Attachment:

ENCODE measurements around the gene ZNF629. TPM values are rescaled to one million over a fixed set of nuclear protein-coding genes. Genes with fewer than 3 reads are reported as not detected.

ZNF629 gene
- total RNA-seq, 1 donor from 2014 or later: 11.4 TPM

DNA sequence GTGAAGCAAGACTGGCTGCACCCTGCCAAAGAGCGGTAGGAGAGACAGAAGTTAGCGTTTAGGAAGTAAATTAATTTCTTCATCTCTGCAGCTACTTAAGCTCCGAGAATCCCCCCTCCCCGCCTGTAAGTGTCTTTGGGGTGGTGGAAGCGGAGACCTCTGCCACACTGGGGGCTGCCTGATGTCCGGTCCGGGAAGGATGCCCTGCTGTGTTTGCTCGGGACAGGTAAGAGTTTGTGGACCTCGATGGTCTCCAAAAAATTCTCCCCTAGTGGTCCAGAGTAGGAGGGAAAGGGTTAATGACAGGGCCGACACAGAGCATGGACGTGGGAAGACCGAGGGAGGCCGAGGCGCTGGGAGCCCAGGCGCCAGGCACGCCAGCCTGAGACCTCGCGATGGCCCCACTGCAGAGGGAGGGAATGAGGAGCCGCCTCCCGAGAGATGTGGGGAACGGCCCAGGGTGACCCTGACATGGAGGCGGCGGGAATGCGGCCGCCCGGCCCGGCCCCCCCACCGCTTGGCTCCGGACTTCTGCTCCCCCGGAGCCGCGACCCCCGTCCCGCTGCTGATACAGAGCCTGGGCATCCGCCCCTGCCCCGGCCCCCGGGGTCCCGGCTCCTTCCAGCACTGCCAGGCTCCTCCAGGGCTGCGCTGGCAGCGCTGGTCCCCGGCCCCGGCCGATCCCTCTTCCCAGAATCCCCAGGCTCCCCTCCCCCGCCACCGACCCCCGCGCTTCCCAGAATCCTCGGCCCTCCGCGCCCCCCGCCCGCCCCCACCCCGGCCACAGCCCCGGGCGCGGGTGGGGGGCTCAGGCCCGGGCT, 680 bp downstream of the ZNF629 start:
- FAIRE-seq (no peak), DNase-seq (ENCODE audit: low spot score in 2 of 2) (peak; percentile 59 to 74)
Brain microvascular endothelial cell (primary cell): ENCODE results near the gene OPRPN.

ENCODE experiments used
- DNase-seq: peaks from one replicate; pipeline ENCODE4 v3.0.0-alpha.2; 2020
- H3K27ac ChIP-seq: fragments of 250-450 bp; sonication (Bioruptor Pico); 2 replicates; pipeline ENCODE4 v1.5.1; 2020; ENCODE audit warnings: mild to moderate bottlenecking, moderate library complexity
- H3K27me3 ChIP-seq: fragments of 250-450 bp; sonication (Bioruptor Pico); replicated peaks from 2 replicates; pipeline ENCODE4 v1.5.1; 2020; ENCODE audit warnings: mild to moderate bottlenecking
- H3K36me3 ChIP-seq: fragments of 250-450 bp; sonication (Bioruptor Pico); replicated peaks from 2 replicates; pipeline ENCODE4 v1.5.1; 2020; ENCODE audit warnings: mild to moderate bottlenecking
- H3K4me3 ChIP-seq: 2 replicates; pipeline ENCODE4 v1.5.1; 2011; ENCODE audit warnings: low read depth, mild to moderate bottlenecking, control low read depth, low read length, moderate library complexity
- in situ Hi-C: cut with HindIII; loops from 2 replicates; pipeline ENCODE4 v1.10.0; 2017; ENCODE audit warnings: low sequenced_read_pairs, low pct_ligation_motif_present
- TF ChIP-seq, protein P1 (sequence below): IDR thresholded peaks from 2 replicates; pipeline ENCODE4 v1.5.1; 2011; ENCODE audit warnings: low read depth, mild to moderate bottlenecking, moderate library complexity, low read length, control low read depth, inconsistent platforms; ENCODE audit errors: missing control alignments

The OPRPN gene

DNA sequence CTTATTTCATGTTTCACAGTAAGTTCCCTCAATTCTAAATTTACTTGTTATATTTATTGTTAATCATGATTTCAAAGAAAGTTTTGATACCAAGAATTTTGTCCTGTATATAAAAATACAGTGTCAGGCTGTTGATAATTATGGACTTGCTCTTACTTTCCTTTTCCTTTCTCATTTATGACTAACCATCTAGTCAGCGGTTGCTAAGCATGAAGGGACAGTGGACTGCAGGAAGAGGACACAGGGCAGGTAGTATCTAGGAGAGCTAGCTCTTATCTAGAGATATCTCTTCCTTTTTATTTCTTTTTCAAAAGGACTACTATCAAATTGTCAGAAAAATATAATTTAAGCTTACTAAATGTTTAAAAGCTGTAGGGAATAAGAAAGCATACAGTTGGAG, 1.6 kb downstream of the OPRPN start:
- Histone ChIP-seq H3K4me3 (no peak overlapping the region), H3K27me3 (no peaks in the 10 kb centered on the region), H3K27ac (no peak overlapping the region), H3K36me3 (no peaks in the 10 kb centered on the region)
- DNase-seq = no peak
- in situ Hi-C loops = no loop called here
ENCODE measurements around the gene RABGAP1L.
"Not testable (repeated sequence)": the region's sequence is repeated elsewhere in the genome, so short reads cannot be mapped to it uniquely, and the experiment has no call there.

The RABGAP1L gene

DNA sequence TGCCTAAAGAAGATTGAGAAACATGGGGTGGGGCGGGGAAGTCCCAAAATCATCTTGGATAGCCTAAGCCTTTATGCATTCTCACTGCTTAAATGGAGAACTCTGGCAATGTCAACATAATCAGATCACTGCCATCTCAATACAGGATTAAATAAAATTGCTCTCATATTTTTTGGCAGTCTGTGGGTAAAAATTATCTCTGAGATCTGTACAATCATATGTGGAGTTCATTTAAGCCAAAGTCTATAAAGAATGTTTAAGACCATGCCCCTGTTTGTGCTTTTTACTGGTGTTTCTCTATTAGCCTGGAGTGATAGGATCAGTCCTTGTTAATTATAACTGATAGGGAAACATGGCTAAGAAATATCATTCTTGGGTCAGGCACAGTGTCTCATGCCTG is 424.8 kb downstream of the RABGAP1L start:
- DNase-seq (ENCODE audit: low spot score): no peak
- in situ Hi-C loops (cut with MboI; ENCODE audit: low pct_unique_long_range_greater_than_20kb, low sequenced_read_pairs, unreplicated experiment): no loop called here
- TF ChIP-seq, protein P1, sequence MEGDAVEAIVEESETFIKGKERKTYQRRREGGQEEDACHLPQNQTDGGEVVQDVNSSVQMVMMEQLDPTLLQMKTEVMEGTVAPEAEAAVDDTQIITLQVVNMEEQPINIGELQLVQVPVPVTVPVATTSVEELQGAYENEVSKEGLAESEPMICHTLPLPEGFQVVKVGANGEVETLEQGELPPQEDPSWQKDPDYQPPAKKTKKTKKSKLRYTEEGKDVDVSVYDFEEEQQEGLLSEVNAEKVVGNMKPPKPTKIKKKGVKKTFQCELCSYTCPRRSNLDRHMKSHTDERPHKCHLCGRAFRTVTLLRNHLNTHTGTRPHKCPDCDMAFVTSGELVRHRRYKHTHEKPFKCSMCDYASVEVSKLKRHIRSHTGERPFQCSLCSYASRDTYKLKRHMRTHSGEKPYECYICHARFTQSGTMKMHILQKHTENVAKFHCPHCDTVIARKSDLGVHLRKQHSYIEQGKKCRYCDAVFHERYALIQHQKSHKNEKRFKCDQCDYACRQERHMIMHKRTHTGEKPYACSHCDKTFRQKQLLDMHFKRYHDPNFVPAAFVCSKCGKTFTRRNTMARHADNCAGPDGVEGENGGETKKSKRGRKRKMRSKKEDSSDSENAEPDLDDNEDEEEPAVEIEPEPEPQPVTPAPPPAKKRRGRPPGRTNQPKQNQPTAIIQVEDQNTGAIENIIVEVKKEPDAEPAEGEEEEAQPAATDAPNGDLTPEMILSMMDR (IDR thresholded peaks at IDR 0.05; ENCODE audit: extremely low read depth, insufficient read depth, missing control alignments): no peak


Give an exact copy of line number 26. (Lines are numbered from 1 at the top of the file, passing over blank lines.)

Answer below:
- TF ChIP-seq, protein P1, sequence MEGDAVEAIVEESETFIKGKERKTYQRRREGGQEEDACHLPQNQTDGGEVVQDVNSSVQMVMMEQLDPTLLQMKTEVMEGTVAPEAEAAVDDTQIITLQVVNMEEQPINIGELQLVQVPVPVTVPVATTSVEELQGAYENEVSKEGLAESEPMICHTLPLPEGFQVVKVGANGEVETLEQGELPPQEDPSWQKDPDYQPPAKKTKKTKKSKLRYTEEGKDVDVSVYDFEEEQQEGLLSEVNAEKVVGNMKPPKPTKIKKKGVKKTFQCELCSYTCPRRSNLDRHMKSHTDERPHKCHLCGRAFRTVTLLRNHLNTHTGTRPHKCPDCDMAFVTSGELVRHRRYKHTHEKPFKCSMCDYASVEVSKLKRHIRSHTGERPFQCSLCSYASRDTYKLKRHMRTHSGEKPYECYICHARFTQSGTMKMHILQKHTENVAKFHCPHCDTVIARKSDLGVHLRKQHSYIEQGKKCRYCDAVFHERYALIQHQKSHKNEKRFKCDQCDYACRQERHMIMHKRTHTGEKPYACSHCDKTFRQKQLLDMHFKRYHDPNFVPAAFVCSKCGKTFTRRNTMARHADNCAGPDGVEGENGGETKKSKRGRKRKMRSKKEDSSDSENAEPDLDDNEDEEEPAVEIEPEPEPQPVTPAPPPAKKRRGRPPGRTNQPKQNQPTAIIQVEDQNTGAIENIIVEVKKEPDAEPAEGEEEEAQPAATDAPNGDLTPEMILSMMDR (IDR thresholded peaks at IDR 0.05; ENCODE audit: extremely low read depth, insufficient read depth, missing control alignments): no peak